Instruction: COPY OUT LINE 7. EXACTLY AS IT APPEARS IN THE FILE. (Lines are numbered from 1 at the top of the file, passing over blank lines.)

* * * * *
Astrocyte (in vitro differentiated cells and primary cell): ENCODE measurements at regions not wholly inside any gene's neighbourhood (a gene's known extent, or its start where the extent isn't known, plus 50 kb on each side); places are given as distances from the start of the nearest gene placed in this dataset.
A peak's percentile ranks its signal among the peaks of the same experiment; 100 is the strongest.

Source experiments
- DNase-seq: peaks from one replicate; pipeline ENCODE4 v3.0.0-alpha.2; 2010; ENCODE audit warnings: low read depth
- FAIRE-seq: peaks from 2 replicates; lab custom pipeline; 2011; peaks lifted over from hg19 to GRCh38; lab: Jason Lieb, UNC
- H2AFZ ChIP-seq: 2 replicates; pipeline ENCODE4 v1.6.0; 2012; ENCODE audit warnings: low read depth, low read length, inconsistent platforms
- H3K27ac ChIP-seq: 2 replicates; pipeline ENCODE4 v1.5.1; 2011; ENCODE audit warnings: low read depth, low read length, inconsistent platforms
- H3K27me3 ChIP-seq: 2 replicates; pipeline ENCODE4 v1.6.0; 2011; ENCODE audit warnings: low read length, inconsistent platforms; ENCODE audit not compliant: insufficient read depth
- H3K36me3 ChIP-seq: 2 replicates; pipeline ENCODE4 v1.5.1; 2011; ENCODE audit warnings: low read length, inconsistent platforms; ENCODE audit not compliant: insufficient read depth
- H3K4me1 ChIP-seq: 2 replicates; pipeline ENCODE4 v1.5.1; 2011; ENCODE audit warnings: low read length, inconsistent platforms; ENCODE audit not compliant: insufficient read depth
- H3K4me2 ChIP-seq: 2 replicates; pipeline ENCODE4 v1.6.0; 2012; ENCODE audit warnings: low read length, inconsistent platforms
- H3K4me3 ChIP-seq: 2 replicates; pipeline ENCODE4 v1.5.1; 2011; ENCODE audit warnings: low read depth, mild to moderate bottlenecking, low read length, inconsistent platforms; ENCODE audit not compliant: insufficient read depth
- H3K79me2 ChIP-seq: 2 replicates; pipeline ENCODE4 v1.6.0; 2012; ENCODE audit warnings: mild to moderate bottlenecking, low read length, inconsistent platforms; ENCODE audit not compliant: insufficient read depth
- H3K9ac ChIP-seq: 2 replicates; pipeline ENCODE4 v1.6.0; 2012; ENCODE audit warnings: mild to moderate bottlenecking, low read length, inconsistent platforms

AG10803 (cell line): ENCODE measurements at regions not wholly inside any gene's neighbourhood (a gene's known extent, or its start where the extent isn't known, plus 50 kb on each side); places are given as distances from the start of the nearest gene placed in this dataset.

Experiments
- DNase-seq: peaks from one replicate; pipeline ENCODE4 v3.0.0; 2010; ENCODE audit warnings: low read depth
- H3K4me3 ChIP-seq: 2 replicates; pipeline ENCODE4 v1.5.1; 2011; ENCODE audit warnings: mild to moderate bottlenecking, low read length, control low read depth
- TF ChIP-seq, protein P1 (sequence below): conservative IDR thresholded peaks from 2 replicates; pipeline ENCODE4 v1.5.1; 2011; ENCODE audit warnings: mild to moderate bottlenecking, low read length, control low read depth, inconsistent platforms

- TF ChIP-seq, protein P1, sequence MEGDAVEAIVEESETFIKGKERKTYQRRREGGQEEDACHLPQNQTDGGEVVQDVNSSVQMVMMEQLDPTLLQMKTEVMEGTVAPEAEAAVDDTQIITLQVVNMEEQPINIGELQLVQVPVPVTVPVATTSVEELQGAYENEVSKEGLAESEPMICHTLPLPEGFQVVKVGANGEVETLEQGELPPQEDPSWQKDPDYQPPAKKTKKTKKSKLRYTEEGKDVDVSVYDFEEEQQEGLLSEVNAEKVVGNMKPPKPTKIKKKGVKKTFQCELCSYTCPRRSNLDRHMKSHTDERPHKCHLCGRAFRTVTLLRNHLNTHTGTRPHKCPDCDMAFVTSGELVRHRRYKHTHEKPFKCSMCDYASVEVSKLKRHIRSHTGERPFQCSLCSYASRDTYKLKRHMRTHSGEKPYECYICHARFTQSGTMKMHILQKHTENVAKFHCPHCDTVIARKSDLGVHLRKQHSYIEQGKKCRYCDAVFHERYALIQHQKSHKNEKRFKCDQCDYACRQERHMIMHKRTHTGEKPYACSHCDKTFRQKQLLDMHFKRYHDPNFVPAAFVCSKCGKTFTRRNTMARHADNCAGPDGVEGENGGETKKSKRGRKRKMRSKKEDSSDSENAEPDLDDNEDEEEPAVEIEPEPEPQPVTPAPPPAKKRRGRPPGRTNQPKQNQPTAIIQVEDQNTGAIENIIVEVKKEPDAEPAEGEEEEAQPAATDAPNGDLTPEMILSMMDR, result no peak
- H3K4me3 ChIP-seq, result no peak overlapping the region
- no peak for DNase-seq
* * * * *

- H3K27ac ChIP-seq: 2 replicates; pipeline ENCODE4 v1.5.1; 2011; ENCODE audit warnings: low read depth, low read length, inconsistent platforms